a man of colour, someone who has been oppressed, is destined to save the survivors from the militarist microcosm of a bunker 

(a symbol of militarism under Reagan) using a helicopter (an angelic symbol) to reach the refuge of a desert island and repopulate 

the world in a spirit of peace. It is no accident that the excellent leading lady, the only woman in the group, is called Sarah, 

which means "mother of nations" in biblical terms.

You made the excellent film, ;"The Eve", chosen for an award at the

"American Golden Picture International Film Festival". 

As a filmmaker, why did you decide to make it?

I wanted to make an innovative horror film that would mix the experimental and classic genres and arrive at a new approach. 

At one festival, a critic stated that I had reinvented the genre. I’m not sure that’s the case, but if so, it would

be one of the finest compliments I have ever received.

What were some of the challenges you faced in making this film?

I had to handle the very lengthy post-production process, which involved more than 130 digital effects, all my own, seeing that my co-producer, 

at a certain point, was obliged to go off and work on other projects. And back then 3d effects were not as sophisticated as now, 

so we had to do a number of them over. Still, I won some awards for the special effects too.

Tell us more about your experience with this specific film, "The Eve".

The work went well, thanks to an excellent assistant director and a production crew of thirty professionals, quite a lot for a short film. 

The heads of the different units did a great job during a total of two and a half weeks of shooting in a villa in Rome, plus a day of blue-screen work at the legendary Cinecittà theater 5. Things went smoothly with the actors too, including the little boy. 

Children grow up faster nowadays, so they are less frightened by blood.

The directing, the cinematography and the editing is very good and supporting the drama in a very effective way. 

What was it like to work with your cast and crew?

The directing was easy. I blocked out the story frame by frame (and respected that outline) in a week’s time. 

Then certain ideas, like the animated sequence produced in India, came to me during the post-production period.

I wanted the film shot in colours that were pastel-like, in the style of Christmas. Together with the superb cinematographer, 

Giulio Pietromarchi, I reviewed any number of films, settling on what cinematographer Russel Carpenter did for "Lady in White"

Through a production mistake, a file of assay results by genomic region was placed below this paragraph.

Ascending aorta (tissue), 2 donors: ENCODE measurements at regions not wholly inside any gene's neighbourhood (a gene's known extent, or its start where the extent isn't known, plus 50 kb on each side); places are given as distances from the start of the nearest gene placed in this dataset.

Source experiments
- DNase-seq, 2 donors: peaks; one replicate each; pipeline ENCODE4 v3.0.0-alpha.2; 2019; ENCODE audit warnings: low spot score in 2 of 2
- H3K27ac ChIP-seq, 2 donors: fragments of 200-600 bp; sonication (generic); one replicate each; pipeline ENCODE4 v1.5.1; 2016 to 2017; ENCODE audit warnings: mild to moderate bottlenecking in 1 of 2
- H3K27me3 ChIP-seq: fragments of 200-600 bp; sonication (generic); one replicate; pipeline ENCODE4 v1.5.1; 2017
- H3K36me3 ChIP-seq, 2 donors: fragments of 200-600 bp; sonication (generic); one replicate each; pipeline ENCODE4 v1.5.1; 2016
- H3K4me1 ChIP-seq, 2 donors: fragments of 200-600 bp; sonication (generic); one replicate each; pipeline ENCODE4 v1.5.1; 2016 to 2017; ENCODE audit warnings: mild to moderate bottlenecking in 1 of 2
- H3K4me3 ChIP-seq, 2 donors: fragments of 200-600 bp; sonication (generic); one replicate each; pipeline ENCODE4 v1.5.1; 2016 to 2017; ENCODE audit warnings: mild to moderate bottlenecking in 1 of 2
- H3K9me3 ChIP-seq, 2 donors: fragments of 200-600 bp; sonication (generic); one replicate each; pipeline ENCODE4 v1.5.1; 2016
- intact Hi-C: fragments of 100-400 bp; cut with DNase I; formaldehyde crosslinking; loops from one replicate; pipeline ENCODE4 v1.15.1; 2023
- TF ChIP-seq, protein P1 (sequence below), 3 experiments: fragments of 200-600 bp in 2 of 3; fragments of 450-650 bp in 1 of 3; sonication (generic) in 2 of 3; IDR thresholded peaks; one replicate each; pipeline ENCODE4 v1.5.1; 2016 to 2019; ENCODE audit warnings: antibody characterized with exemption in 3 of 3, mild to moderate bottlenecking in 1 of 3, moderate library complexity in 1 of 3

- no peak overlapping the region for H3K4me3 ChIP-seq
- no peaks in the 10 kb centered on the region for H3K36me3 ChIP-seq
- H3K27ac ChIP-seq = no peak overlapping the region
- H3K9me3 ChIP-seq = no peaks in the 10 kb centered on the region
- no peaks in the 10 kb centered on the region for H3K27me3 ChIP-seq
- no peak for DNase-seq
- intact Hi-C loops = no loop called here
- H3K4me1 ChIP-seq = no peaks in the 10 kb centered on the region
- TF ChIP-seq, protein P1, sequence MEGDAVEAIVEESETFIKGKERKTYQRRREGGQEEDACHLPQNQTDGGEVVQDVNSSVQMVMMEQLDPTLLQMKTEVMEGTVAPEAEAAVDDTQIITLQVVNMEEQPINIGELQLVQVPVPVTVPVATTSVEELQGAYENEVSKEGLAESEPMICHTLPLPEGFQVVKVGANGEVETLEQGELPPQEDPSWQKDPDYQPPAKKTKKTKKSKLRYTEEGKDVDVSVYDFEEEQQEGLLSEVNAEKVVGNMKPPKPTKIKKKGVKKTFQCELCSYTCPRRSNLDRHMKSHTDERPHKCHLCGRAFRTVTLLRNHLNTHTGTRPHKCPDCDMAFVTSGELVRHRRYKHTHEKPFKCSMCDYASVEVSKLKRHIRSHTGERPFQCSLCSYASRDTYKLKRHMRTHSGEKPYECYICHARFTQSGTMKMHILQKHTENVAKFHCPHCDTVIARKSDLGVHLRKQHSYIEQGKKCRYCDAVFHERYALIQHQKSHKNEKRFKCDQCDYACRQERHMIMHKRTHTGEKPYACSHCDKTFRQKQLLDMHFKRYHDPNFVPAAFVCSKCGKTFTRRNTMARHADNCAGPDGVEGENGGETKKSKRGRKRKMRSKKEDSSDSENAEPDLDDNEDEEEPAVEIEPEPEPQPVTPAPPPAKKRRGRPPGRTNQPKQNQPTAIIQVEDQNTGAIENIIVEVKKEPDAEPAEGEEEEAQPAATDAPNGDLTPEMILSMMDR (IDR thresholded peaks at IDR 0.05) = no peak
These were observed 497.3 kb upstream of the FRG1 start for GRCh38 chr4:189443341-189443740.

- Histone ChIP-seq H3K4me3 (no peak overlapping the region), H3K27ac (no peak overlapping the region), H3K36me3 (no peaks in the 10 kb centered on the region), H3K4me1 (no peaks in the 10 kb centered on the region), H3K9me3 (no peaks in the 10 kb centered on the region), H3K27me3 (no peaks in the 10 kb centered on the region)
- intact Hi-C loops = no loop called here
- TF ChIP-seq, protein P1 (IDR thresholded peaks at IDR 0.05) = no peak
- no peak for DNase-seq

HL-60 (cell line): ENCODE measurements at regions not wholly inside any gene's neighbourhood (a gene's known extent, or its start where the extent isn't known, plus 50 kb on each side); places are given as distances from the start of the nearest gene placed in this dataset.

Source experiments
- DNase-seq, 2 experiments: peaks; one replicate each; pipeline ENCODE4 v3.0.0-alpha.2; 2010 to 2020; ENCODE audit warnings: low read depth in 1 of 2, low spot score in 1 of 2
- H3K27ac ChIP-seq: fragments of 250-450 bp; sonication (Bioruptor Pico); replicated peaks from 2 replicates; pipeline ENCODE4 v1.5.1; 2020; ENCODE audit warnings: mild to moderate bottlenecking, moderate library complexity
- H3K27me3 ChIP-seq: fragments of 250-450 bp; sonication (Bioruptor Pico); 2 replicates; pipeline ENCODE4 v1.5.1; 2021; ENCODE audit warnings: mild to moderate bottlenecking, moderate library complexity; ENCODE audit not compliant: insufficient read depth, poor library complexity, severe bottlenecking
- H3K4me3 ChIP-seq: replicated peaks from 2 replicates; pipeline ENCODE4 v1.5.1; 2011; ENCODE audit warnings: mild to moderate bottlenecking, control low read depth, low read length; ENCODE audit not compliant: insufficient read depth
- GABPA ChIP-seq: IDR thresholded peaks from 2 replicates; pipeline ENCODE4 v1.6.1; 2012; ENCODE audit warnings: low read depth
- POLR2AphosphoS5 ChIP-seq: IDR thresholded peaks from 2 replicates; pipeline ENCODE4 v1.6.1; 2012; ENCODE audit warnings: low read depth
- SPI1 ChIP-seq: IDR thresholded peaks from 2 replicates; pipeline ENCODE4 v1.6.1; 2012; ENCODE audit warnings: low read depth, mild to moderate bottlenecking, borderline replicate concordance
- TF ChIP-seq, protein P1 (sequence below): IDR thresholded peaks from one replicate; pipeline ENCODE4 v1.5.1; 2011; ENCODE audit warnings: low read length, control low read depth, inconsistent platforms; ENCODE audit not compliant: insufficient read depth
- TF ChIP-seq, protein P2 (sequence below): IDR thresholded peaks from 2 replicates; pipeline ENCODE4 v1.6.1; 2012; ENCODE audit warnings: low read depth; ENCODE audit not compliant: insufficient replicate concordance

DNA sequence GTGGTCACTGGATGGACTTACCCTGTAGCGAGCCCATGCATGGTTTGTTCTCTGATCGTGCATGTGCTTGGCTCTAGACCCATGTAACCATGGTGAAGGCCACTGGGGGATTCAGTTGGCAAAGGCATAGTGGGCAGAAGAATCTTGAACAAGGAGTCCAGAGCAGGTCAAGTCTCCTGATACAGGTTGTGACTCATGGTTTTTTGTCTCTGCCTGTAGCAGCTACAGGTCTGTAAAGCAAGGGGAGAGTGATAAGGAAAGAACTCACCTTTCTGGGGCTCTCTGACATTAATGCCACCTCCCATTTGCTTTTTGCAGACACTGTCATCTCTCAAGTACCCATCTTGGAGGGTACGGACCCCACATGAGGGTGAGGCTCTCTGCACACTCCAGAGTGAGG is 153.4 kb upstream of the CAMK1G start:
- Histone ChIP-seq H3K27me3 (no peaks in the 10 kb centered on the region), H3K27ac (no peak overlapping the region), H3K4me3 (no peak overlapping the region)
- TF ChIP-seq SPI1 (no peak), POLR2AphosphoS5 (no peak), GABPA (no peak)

as something of a reference. The film was shot as a refined, festive fable, much like my own. 

I was especially struck by the ray of light that shines on the killer’s eyes at the end, a subtle homage to the opening 

scenes of William Lustig’s Maniac. I had four different editors putting the film together. 

Most of the work was done by Niccolò Palomba and Donatella Ruggiero, a pair of top-flight professionals who 

understood what they had to do without me even having to tell them. I worked well with everybody.

What was the biggest lesson you learned from making this film?

That being a director is an exhilarating but very tiring process. It throws your life off balance, and is probably the most all-consuming form of teamwork in the world.

What keeps you inspired to continue making films?

My wish to free myself of my fears.

Distributing the film is the most important thing. How did you arrange for distribution of your film "The Eve"?

I still have to distribute it. I’ve turned down a number of offers, because they wanted to make cuts and I wouldn’t have had 

any guarantee of control over the royalties. We’ll see what happens in the future.

What are your filmmaking goals?

To be someone who works outside the mainstream, attracting even spectators who aren’t diehard fans of horror films, which is my genre. 

As Sergio Leone used to say, there is no reason to look down on the makers of genre films, automatically considering them second-rate. 

Shining is a horror film, but we certainly don’t think of it as a B-Movie.

What is your next project?

A bizarre, full-length horror film with a socially aware outlook on the topic of food, something with which I have always had

 a difficult relationship . I hope I can get it made, because it’s an idea I’ve been working on since my time at the Los Angeles Film School.